Given how important visual storytelling is to any movie, especially an animated movie, a good storyboard artist can be an essential part of a film’s success—or failure. However, no amount of storytelling acuity on your part would have saved Home from its saccharine banality.
Storyboard artists help create a shot-by-shot map for the director to follow, so they are partially responsible for each moment up on the screen. And Home certainly has some fun moments—a flying car fueled by Slushie syrup is consistently enjoyable—but it is betrayed at every turn by a tedious script and a generally annoying protagonist. Although props for passing the Bechdel test, as there is not one human male character of any consequence in the whole film.
The story rests heavily on the relationship between an unctuous and socially inept alien called Oh and a young woman, Tip, who is separated from her Mom when the passively aggressive Boov take over earth. The plot revolves around these two and their initially uneasy alliance. If that sounds like a rehashed trope that has been worn to a nub— it is. Rihanna and Jim Parsons from The Big Bang Theory are the leads, so originality doesn’t seem to have been a big priority.
The film stutters every time it takes a breath. It looks pretty and the design and animation is generally well conceived and executed, but the talking bits constantly feel so watered down and cliché ridden that the whole plot feels like an afterthought. I enjoyed watching how effectively the story was told but I just didn’t care one bit about anything that was happening.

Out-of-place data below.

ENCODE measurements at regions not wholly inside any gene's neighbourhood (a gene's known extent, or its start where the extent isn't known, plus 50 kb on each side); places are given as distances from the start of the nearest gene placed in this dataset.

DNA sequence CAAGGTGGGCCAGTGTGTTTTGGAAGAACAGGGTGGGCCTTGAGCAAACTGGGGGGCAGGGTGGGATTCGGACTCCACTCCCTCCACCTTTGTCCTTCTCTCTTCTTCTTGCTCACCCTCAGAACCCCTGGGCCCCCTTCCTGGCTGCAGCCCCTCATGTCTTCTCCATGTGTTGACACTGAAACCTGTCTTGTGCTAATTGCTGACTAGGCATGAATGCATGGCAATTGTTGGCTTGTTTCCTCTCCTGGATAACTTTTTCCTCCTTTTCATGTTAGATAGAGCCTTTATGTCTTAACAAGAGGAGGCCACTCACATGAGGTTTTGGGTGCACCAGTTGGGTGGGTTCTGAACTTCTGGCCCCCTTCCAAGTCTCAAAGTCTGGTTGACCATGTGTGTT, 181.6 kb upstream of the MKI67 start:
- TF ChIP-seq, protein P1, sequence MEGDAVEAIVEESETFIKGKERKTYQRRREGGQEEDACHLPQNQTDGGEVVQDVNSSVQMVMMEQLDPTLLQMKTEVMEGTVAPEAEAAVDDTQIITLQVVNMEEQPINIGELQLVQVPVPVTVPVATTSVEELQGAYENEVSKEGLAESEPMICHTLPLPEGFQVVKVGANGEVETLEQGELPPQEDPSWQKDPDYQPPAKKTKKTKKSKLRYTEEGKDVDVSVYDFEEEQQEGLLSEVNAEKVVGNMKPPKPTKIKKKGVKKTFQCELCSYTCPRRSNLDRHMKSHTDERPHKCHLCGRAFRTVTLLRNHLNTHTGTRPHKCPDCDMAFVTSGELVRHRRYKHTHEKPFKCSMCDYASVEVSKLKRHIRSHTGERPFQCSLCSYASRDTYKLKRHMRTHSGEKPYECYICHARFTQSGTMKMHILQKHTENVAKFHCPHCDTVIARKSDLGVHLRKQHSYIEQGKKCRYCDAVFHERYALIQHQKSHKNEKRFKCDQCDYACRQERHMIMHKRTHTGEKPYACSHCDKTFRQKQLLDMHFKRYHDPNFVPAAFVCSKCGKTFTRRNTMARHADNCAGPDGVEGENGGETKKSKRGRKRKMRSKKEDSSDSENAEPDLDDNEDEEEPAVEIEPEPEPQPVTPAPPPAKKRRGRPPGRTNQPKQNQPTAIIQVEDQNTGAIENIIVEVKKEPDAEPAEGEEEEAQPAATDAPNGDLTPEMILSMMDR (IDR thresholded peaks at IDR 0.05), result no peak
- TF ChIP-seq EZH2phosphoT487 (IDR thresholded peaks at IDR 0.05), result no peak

With the exception of Steve Martin as the Boov Captain (and he really is criminally underused as a voice actor), each character seemed taken from a generically inoffensive manual of stock animation characters. In fact the whole film, from the threadbare plot to the mood ring color wheel of the Boov (they change color with each emotion, further telegraphing each beat) feels like it was workshopped by a test audience locked in a room.
Animation is most effective as a storytelling medium when it uses its seeming innocuousness to tell a slightly transgressive story—Iron Giant and its pro single parent, anti-war underpinnings or BoxTrolls with its critique of class divisions and the dangers of groupthink. But Home has none of the above—instead we are fed a kind of goopy homily about courage and friendship that feels remarkably insincere.
You did your job as well as you could, Andrew; unfortunately the creative team you were employed by seemed otherwise occupied. I hope Home serves at least to pad your resume and you find work on something more suited to your obvious talents.